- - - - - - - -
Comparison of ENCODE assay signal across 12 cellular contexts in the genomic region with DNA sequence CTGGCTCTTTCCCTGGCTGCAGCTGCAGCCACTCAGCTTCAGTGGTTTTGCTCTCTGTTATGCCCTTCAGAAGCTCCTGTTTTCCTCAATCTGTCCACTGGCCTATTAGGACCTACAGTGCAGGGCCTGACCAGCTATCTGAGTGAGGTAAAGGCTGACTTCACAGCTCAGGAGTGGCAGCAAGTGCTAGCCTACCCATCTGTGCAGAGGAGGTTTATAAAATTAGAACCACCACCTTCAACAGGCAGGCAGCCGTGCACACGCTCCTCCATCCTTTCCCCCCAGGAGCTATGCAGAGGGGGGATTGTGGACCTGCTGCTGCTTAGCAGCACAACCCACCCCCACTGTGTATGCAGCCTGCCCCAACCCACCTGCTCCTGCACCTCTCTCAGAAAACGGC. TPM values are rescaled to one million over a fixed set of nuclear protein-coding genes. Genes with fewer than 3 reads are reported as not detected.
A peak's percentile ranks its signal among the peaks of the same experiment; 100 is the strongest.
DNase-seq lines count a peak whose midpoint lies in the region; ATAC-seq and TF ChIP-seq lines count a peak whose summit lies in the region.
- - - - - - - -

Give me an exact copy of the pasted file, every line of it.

Comparison of ENCODE assay signal across 12 cellular contexts in the genomic region with DNA sequence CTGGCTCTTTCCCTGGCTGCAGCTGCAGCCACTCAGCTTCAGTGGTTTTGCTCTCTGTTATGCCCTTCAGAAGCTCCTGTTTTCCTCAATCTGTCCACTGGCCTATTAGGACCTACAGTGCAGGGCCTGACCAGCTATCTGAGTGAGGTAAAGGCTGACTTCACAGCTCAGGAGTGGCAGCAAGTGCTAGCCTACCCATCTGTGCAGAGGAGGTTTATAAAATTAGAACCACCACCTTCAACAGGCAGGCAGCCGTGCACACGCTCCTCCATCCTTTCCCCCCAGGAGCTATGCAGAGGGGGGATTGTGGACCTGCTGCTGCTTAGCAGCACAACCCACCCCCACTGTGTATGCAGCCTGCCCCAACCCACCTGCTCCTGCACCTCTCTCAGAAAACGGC. TPM values are rescaled to one million over a fixed set of nuclear protein-coding genes. Genes with fewer than 3 reads are reported as not detected.
A peak's percentile ranks its signal among the peaks of the same experiment; 100 is the strongest.
DNase-seq lines count a peak whose midpoint lies in the region; ATAC-seq and TF ChIP-seq lines count a peak whose summit lies in the region.